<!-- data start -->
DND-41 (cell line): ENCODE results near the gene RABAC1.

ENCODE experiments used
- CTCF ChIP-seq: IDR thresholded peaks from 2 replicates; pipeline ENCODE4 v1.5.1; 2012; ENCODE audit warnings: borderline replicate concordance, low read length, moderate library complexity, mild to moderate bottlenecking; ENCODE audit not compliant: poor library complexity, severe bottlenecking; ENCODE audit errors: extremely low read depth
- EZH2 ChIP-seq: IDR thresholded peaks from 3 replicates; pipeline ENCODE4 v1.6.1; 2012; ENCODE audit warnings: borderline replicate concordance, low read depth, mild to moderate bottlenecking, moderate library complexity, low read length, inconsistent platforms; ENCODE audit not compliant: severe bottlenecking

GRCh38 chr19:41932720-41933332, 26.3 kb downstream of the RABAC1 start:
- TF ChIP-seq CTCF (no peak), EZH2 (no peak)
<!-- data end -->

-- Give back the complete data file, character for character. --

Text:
DND-41 (cell line): ENCODE results near the gene RABAC1.

ENCODE experiments used
- CTCF ChIP-seq: IDR thresholded peaks from 2 replicates; pipeline ENCODE4 v1.5.1; 2012; ENCODE audit warnings: borderline replicate concordance, low read length, moderate library complexity, mild to moderate bottlenecking; ENCODE audit not compliant: poor library complexity, severe bottlenecking; ENCODE audit errors: extremely low read depth
- EZH2 ChIP-seq: IDR thresholded peaks from 3 replicates; pipeline ENCODE4 v1.6.1; 2012; ENCODE audit warnings: borderline replicate concordance, low read depth, mild to moderate bottlenecking, moderate library complexity, low read length, inconsistent platforms; ENCODE audit not compliant: severe bottlenecking

GRCh38 chr19:41932720-41933332, 26.3 kb downstream of the RABAC1 start:
- TF ChIP-seq CTCF (no peak), EZH2 (no peak)